It was only a few weeks ago that Apple published a paper highlighting the threats of sideloading apps on iPhone. Apple compared the iPhone to Android, where sideloading is possible, and explained that sideloading increases the risk of downloading malware significantly. Apple’s paper is part of a more significant push from Apple to demonstrate to regulators looking at the App Store walled garden that iPhone sideloading should never happen.
Apple senior vice president Craig Federighi appeared at Web Summit 2021 in Portugal on Thursday, where he addressed the matter. He advocated in favor of the iPhone’s robust security and privacy. “Sideloading is a cybercriminal’s best friend,” the exec said, in response to proposed European regulation that would force companies to allow sideloading on their devices. Requiring it on iPhone would be a “gold rush for the malware industry,” the exec said.
The new EU regulations
The EU has proposed new legislation under the Digital Markets Act (DMA) that would force device makers to allow sideloading on iPhones. The App Store already faces plenty of scrutiny from regulators. It’s not just sideloading or the support of third-party app stores that some developers ask for. Apple’s App Store fees are often part of the same conversation.
Apple’s software guru only addressed the sideloading matter at the Web Summit event this week. And Federighi’s passionate defense of the iPhone’s security and privacy isn’t surprising.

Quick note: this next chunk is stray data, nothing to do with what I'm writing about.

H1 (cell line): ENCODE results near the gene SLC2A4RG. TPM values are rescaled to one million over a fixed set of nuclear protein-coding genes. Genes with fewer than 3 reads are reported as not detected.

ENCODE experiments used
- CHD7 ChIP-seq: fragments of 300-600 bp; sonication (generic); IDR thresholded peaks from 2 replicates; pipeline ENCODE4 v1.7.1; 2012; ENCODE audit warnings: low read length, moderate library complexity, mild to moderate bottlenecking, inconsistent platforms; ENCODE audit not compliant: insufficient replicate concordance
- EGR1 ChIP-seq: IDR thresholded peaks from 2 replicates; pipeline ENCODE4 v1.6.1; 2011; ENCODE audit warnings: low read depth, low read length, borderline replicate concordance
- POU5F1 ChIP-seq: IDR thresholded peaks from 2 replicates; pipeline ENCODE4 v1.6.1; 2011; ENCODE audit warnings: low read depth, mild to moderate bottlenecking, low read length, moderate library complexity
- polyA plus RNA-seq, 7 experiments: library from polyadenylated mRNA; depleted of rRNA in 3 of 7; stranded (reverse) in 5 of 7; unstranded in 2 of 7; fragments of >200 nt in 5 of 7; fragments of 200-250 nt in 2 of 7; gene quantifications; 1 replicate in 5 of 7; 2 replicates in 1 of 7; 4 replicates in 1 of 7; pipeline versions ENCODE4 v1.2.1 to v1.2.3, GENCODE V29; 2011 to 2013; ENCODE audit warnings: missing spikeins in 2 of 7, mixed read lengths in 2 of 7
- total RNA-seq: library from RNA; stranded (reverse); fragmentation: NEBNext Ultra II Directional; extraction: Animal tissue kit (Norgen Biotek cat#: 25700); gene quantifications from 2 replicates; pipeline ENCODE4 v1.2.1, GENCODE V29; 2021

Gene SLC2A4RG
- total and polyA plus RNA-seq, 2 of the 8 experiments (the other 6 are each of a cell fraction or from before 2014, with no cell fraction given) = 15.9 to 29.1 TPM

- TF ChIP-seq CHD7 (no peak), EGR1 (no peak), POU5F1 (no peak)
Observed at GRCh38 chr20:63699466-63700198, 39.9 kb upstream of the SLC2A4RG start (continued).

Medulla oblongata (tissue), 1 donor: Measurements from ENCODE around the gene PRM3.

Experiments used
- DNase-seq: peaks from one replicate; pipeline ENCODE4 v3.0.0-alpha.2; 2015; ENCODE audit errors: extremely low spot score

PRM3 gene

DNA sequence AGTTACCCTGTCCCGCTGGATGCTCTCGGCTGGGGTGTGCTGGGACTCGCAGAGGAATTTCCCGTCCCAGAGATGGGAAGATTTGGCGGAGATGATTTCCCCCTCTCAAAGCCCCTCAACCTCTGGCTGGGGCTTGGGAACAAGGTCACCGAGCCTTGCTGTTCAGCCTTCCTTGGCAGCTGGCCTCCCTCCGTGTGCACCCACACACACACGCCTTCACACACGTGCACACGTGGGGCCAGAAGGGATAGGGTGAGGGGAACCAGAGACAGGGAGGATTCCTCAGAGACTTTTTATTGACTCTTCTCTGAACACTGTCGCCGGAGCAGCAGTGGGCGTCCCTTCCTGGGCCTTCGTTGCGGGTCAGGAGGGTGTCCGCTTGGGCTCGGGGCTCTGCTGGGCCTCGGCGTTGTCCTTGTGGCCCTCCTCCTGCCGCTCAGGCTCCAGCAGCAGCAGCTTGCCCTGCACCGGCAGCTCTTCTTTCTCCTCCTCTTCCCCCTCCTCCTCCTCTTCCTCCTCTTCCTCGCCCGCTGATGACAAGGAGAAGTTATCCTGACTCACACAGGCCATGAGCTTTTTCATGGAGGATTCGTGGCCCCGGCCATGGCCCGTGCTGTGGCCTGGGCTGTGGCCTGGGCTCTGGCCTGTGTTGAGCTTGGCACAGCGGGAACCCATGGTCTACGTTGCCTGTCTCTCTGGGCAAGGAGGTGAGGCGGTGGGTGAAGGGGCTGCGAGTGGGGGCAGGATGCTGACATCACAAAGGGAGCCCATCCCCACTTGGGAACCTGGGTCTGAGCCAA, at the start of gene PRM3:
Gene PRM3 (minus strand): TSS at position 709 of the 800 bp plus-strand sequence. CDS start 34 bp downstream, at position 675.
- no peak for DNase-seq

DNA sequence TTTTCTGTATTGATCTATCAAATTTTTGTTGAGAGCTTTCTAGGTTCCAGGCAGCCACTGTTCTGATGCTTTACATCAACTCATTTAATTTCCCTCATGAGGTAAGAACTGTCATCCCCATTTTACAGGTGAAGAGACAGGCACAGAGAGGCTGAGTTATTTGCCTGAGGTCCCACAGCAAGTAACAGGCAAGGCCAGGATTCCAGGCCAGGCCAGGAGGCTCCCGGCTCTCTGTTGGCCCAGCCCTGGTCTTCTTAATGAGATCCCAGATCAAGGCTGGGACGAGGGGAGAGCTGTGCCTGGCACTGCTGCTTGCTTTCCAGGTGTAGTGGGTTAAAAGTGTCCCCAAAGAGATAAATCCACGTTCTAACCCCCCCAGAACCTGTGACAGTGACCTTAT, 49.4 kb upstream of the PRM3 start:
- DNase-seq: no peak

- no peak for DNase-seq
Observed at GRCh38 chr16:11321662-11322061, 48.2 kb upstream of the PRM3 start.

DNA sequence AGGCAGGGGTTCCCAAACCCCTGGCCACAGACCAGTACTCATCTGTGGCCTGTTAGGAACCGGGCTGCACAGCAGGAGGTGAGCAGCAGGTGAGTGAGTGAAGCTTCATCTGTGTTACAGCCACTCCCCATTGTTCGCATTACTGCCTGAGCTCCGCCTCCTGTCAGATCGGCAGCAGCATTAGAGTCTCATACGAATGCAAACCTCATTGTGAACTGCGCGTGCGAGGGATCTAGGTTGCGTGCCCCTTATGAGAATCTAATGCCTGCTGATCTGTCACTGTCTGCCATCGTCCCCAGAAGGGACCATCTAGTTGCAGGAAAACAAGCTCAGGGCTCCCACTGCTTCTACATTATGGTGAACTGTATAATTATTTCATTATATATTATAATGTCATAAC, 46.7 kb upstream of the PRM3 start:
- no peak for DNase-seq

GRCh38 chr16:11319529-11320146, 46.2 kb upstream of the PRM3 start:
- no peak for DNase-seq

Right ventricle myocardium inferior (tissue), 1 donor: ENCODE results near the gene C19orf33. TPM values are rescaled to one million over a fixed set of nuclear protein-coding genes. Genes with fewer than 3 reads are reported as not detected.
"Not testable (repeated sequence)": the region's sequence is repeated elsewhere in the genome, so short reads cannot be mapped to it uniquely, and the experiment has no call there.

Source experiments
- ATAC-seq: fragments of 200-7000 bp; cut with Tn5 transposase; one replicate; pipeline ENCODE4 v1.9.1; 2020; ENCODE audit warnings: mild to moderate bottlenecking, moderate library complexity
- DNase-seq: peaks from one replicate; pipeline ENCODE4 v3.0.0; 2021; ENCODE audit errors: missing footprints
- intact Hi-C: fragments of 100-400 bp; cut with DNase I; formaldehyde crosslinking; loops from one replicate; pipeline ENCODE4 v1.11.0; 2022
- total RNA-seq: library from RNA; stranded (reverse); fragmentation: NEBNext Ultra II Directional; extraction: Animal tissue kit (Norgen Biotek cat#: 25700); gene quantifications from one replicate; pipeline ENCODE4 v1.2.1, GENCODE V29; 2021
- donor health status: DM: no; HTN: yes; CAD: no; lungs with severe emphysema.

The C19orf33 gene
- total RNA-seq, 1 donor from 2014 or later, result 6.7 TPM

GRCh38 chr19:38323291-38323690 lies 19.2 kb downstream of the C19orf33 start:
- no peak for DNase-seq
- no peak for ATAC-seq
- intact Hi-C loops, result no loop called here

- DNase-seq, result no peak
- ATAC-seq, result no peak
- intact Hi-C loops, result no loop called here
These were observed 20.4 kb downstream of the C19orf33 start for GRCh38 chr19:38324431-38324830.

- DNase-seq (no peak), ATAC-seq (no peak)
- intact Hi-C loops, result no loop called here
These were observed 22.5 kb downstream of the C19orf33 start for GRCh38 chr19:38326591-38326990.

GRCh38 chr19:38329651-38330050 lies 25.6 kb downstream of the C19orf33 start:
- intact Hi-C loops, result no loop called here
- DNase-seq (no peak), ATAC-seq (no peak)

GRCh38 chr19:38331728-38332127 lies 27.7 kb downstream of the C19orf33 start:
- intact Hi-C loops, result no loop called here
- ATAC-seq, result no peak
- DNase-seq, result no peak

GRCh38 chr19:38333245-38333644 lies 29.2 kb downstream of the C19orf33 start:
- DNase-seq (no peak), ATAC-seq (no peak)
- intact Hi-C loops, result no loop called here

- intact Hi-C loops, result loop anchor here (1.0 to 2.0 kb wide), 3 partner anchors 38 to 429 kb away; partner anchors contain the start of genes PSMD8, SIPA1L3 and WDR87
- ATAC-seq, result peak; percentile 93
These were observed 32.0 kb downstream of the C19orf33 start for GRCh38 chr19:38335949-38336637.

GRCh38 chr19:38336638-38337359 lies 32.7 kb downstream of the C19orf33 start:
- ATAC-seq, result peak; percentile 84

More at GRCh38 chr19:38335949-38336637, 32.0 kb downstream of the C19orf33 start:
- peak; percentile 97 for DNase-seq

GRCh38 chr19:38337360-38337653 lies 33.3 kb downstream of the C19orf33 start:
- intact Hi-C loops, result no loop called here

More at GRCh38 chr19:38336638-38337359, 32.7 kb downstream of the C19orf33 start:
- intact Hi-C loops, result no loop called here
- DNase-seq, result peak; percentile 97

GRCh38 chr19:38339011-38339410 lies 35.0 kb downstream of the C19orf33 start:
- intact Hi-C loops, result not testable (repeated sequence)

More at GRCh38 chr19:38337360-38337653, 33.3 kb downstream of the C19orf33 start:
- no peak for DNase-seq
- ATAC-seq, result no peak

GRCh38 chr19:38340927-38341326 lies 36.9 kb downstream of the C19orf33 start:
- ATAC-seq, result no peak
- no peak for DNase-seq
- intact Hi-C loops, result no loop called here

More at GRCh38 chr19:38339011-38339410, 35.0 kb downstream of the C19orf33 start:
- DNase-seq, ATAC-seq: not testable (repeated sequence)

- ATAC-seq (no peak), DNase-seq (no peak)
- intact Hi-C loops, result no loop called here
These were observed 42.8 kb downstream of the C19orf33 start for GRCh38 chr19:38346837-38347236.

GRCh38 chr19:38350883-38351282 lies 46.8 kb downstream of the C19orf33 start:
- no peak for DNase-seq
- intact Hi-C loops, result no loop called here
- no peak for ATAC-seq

Apple’s firm App Store management helped the company develop strong safety standards for the iPhone. That doesn’t include just protection against malware but also new privacy standards that developers have to respect. Sideloading would hinder Apple’s efforts.
How iPhone sideloading hurts consumers
Federighi quoted security studies and claims from security experts during his presentation. Unsurprisingly, Android came up. The exec said that Android faces five million attacks per month, according to one study. Sideloading plays a role in that, as Android supports the installation of apps that come from other sources than the Play Store. Apple, meanwhile, employs human review when it comes to allowing apps into the App Store.
Also, Federighi likened the iPhone to a house with strong security. He explained that if regulations weaken that security, attackers could exploit it and get into your home. The exec added the DMA legislation comes in at a time when there have “never been more cybercriminals” around determined to hack customers.
The exec also noted that even tech-savvy iPhone users could be harmed by sideloading. Or that their immediate family members who aren’t as used to detecting threats online could download malware from untrusted sources.
A different benefit of preventing sideloading apps concerns privacy. Federighi gave an example that would fit Facebook best. He didn’t name the social network but said that sideloading would allow a company to release their apps outside of the App Store to skirt the privacy rules Apple implemented. And Facebook has been the most vocal critic of Apple’s strong iPhone privacy protections.
Federighi’s full presentation on iPhone sideloading is available below.